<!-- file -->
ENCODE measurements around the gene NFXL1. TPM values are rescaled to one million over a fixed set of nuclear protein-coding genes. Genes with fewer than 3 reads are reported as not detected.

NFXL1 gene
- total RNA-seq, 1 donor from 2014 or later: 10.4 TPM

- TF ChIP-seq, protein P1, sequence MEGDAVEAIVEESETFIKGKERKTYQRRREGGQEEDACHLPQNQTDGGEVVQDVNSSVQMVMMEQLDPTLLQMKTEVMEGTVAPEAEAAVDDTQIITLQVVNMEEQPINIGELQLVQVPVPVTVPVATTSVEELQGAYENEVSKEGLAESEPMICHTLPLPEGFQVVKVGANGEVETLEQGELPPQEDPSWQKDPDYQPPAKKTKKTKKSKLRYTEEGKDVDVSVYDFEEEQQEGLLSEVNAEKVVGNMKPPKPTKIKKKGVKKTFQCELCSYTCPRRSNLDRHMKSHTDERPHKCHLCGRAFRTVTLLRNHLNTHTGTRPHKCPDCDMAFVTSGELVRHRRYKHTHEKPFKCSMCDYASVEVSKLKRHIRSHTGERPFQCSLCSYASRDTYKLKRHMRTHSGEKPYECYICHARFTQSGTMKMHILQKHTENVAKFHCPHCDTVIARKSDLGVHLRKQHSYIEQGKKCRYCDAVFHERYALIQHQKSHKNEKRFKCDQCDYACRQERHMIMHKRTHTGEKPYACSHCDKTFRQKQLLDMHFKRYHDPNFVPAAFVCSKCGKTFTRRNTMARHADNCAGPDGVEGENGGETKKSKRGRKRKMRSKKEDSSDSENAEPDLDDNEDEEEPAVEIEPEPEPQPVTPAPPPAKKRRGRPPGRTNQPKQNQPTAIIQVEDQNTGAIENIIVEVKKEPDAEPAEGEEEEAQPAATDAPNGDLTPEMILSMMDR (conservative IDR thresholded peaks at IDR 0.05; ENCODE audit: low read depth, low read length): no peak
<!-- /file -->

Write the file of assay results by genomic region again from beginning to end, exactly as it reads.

ENCODE measurements around the gene NFXL1. TPM values are rescaled to one million over a fixed set of nuclear protein-coding genes. Genes with fewer than 3 reads are reported as not detected.

NFXL1 gene
- total RNA-seq, 1 donor from 2014 or later: 10.4 TPM

- TF ChIP-seq, protein P1, sequence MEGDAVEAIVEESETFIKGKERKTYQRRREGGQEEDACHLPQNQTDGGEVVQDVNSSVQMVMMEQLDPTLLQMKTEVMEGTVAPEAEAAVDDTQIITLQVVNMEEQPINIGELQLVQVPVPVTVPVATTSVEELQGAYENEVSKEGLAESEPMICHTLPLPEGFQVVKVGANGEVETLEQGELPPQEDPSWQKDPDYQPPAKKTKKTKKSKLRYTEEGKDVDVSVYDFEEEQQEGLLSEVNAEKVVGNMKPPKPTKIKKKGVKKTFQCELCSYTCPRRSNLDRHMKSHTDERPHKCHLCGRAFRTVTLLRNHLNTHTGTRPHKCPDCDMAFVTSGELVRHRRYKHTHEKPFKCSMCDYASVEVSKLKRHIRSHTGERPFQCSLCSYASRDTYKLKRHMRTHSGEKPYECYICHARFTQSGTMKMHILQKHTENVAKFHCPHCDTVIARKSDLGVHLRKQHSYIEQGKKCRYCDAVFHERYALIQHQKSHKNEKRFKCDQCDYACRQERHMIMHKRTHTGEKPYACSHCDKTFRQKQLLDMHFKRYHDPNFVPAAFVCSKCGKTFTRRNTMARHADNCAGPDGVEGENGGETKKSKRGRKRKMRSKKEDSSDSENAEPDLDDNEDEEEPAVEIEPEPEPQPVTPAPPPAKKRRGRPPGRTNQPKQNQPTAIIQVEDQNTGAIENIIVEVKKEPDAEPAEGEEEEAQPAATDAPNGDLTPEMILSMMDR (conservative IDR thresholded peaks at IDR 0.05; ENCODE audit: low read depth, low read length): no peak